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Black Diamond Orbit Camping Lantern Review

Black Diamond Orbit Lantern

When the weather starts getting a little colder and darkness falls before 6PM, I add a few luxury items to my pack on overnight backpacking trips, like a mini-lantern and a paperback book to pass the time at night.

On my last backpacking trip, I tested a Black Diamond Orbit Lanter and really liked it. It weighs just 4.8 oz, including 4 AAA batteries, and retails for $29.95. I own other LED camping lanterns like the Brunton Lamplight, but the Orbit is a little better for reading at night because it has a built in dimmer switch and a frosted glass globe to diffuse light.

Rings at the top of the Orbit let you suspend it from the roof of your tent and it has a telescoping body that collapses when not in use. The manufacturer reports that battery life is 10-24 hours depending on dimmer usage. A rechargeable battery kit is also available including international power outlet adapters.

For larger groups, Black Diamond manufactures a larger lantern called the Apollo which lights a 10 meter circle, and the Titan (24 oz without batteries) intended for basecamps, which lights a 14 meter circle.

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  1. I read by the light of my headlamp and bring an extra set of batteries. I change positions while reading and found that the headlamp was the best way of dealing with that.

    In the winter, I also use a candle lantern that I hang from a tent loop for ambinet light. I always light it and raise the glass cover outside before bringing it into my tent. Friends of mine are very critical of a candle lantern in a tent and I understand their concerns but I am comfortable with this design. YMMV

  2. I used to use a head lamp for winter reading and it possible but not as convenient. Like I said it's a luxury. However, I am paranoid about any open flame near a tent. If you catch your tent on fire, you probably won't get out in time without serious burns or worse.

  3. Carrying the weight of another light source seems at odds with your obsession with equipment and pack weight. I have to say I'm surprised.

    A headlamp doesn't seem inconvenient to me- holding a flashlight in your teeth, like I did years ago, now that's inconvenient!

  4. I'm obsessed but it's seasonal! When there's less daylight, I break down and bring a few more luxuries.

  5. I have to say I'm surprised that you don't seem to use rechargeable batts…

  6. Bringing a book would seem excessive to anyone obsessed with weight but I seldom ever backpack without one! I work hard to get my gear weight down as much as possible so I CAN bring a few luxuries like a book along. Unfortunately on my last trip I brought along my Kindle and broke it when I rolled onto it and put too much weight on the screen before I realized what it was!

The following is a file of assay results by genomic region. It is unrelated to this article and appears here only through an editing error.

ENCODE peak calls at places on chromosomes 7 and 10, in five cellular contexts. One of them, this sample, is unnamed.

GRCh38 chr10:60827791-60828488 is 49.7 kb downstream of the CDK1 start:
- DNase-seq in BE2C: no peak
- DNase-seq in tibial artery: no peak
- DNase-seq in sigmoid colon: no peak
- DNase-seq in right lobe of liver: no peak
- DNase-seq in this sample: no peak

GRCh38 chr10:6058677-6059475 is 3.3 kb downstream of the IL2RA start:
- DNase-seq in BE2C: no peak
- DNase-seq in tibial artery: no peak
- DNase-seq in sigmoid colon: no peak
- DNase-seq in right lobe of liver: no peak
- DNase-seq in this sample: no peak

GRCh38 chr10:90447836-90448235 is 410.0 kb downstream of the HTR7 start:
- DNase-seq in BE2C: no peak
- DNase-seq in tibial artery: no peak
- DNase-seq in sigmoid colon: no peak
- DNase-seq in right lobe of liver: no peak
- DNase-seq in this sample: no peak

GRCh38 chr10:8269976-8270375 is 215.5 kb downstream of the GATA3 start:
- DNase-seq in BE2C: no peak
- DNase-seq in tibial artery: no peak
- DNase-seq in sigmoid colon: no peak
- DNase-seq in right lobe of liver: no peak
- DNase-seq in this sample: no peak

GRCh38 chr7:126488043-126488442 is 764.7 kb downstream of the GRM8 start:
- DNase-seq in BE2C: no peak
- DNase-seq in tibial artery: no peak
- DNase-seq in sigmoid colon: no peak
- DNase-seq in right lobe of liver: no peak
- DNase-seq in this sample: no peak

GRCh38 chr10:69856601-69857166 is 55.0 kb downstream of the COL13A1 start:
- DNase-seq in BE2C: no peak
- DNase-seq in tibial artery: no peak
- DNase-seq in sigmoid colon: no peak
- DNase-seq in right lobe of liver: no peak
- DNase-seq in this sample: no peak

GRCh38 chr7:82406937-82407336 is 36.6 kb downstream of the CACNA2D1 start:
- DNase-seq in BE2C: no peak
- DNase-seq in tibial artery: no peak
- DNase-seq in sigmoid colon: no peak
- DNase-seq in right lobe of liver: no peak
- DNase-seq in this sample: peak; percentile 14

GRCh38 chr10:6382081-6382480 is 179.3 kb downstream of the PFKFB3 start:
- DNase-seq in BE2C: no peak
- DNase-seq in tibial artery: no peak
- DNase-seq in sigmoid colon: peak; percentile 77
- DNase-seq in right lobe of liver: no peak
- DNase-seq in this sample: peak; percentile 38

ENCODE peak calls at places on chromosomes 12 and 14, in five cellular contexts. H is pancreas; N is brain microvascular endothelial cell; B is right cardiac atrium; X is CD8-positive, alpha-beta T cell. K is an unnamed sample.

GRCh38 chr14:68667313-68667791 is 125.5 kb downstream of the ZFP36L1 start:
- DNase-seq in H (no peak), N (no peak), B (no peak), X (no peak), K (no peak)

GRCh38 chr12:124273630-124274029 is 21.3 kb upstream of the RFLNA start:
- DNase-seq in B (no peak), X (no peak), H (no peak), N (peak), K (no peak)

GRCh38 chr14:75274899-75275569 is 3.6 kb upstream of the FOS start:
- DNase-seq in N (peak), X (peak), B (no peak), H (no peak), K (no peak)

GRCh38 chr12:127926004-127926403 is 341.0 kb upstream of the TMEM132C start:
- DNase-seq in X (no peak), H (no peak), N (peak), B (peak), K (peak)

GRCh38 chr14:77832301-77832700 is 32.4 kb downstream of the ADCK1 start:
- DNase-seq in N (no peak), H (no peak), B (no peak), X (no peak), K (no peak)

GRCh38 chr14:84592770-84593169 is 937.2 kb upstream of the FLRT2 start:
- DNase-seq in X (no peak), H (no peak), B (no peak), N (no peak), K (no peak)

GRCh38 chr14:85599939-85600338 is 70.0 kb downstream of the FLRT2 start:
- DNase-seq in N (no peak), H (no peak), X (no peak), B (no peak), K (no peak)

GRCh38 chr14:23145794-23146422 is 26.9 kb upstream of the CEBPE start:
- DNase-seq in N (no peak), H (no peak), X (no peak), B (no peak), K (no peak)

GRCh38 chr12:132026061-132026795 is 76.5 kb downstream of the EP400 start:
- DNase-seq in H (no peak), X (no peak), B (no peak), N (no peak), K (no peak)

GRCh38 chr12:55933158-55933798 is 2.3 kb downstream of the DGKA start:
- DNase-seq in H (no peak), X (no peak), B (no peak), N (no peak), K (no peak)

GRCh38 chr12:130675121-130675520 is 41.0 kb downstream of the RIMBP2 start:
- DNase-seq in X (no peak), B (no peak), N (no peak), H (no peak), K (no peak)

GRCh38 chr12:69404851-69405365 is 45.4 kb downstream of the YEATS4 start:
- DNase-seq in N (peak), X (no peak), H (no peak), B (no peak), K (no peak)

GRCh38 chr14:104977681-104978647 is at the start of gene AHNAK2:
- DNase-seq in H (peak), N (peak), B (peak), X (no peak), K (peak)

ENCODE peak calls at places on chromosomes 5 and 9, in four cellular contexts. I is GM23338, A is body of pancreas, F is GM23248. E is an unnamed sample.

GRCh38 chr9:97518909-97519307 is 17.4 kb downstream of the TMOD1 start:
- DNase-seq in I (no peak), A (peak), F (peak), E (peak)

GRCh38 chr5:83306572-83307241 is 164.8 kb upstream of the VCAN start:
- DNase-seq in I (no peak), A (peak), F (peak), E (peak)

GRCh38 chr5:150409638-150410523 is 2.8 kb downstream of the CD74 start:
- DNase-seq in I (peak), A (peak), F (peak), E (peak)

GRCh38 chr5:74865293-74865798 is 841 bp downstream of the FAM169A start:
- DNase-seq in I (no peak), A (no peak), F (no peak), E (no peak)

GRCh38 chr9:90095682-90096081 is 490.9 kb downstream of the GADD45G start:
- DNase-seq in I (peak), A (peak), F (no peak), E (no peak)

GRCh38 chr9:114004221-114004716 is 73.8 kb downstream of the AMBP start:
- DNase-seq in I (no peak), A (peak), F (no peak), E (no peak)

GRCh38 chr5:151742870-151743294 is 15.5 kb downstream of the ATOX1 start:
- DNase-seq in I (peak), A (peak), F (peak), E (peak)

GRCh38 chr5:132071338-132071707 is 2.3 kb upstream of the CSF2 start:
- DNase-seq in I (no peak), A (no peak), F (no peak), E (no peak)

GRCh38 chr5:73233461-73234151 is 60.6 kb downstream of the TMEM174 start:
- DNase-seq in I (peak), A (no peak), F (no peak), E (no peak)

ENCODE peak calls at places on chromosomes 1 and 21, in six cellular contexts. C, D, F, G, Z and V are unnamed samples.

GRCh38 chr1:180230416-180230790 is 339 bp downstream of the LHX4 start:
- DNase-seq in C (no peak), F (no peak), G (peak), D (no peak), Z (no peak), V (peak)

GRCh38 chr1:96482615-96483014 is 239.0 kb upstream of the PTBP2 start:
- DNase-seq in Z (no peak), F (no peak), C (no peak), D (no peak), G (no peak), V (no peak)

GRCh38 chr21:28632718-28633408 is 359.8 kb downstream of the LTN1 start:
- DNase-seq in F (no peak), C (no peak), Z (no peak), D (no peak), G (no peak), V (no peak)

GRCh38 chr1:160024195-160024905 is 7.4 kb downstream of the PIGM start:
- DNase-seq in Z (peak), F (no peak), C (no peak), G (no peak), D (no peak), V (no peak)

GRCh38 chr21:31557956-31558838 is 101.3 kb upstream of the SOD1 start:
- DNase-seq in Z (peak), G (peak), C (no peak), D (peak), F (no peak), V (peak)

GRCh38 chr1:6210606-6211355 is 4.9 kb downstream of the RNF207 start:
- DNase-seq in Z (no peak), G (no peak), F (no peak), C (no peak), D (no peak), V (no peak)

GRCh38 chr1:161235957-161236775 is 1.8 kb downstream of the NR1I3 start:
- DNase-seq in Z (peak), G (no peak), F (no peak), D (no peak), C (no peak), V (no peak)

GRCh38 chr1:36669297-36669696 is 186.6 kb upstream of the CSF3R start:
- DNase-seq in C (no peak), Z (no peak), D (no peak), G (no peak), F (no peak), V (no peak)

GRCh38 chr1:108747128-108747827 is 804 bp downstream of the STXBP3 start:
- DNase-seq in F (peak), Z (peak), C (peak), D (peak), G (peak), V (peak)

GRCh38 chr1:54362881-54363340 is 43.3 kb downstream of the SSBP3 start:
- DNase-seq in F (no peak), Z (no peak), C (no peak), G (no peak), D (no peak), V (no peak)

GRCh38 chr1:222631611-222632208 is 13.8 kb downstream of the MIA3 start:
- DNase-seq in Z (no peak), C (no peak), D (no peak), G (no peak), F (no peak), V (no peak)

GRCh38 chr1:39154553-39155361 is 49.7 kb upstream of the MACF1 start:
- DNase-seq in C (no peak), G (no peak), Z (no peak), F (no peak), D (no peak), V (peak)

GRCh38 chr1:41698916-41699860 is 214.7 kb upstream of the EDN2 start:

7. I use rechargeable camera batteries but I have fallen away from other types, mainly because I don't use that many battery-powered devices to begin with. I use more in winter, but then you really want a lithium battery which can hold it's charge in the cold.

  8. Bummer about the kindle – the new international one looks like it's come down in weight too.

  9. I use a headlamp for night hiking, and late night bathroom runs. However, I don't use it to read, I try and save those batteries for when I really may need to use a headlamp when I need it the most. I do bring the Orbit on multi-night trips because I like to read a magazine at night. If those batteries die, then so be it. If my headlamp battery bites the dust….it will be that one night i need to get my butt down a mountain or something. The extra weight of the Orbit, batteries and one Magazine, doesn't seem to be to much of an extra item when I'm going to bed at 6:00PM in the Winter, or it's raining all night.

  10. I'm all for a headlamp too as an extra battery weighs less than just about anything out there, but I also like the 1.2 oz Glo Toob or the Brinkmann Waterproof GO-LED Mini Light. Both are pretty much indestructable, waterproof, etc.

  11. Impressive! I guess I've gotten lazy in scouring the web for lightweight winter lights. I will have to try these.

  12. I reviewed this little guy too and really like it. It's ideal for reading in the tent at night, but won't replace any directional flashlights or headlamp. Great for a small lantern alternative, and it allows you to share the light.

  13. I was wondering what are the best camping lights or lantern out there know? Just wanted to get the best light before I go camping. Thank you…

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